PLoS One. 2021 Apr 14;16(4):e0249658. doi: 10.1371/journal.pone.0249658. eCollection 2021.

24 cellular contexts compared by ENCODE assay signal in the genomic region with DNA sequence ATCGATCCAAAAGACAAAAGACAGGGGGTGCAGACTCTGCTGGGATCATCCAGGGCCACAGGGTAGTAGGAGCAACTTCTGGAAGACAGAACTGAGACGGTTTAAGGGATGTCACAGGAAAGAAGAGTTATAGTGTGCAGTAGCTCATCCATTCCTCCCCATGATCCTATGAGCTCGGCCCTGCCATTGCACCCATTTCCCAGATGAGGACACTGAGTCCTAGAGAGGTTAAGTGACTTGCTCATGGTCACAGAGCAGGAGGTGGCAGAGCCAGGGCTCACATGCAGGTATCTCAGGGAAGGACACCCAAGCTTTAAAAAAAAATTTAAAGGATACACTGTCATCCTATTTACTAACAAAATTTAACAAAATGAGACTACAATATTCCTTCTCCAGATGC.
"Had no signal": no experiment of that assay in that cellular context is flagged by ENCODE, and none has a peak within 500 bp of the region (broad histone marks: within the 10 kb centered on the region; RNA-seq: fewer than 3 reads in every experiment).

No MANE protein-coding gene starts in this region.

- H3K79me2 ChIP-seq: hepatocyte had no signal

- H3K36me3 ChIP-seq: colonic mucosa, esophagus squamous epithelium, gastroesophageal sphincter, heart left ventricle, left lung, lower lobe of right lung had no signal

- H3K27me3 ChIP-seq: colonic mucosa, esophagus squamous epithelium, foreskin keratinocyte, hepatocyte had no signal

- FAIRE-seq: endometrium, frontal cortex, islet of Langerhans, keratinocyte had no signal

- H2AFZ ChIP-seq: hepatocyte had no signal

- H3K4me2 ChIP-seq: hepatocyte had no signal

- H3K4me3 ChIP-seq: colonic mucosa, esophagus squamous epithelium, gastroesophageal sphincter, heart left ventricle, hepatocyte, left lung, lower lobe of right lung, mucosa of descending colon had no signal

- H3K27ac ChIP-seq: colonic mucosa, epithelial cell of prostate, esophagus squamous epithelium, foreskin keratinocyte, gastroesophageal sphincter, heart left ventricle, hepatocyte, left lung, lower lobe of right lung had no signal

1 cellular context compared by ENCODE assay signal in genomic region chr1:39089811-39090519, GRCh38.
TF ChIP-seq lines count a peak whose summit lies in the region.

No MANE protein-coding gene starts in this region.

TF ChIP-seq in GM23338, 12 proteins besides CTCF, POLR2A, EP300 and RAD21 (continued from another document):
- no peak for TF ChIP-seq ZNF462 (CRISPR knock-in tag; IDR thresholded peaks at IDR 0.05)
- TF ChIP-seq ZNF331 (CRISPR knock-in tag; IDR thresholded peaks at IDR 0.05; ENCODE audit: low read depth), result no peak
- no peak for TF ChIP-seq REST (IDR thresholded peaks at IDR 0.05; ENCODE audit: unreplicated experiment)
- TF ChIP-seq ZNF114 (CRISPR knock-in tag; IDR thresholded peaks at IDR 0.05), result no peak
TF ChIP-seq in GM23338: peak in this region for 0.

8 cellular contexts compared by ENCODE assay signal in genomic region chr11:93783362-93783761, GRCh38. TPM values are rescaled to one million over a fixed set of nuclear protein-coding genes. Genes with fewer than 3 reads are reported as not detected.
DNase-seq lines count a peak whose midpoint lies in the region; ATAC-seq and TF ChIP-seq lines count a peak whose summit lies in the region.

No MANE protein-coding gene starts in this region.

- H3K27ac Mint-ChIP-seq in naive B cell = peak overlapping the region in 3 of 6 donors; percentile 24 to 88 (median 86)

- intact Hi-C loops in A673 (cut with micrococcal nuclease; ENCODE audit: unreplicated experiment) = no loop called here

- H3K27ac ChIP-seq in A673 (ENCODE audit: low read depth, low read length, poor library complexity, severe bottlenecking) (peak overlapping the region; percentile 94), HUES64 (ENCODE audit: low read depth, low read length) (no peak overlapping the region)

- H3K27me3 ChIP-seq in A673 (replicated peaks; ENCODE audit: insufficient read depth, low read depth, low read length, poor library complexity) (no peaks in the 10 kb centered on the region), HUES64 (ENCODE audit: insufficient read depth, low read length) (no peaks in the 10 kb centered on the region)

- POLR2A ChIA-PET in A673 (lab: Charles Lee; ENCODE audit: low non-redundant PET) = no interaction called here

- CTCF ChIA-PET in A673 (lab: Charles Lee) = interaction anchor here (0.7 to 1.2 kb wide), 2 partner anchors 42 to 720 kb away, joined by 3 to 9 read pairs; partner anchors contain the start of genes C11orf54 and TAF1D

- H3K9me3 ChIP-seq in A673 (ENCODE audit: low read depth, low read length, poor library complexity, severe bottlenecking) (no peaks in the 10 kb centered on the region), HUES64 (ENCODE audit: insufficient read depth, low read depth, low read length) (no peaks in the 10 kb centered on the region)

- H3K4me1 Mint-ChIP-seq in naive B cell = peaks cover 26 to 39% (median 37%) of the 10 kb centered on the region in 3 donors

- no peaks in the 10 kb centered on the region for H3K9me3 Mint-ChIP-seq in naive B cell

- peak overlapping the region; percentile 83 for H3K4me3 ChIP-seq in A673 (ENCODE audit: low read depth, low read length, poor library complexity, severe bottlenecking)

Devastating fires in Australia over 2019-20 decimated native fauna and flora, including koalas. The resulting population bottleneck, combined with significant loss of habitat, increases the vulnerability of remaining koala populations to threats which include disease. Chlamydia is one disease which causes significant morbidity and mortality in koalas. The predominant pathogenic species, Chlamydia pecorum, causes severe ocular, urogenital and reproductive tract disease. In marsupials, including the koala, gene expansions of an antimicrobial peptide family known as cathelicidins have enabled protection of immunologically naïve pouch young during early development. We propose that koala cathelicidins are active against Chlamydia and other bacteria and fungi. Here we describe ten koala cathelicidins, five of which contained full length coding sequences that were widely expressed in tissues throughout the body. Focusing on these five, we investigate their antimicrobial activity against two koala C. pecorum isolates from distinct serovars; MarsBar and IPTaLE, as well as other bacteria and fungi. One cathelicidin, PhciCath5, inactivated C. pecorum IPTaLE and MarsBar elementary bodies and significantly reduced the number of inclusions compared to the control (p<0.0001). Despite evidence of cathelicidin expression within tissues known to be infected by Chlamydia, natural PhciCath5 concentrations may be inadequate in vivo to prevent or control C. pecorum infections in koalas. PhciCath5 also displayed antimicrobial activity against fungi and Gram negative and positive bacteria, including methicillin-resistant Staphylococcus aureus (MRSA). Electrostatic interactions likely drive PhciCath5 adherence to the pathogen cell membrane, followed by membrane permeabilisation leading to cell death. Activity against E. coli was reduced in the presence of 10% serum and 20% whole blood. Future modification of the PhciCath5 peptide to enhance activity, including in the presence of serum/blood, may provide a novel solution to Chlamydia infection in koalas and other species.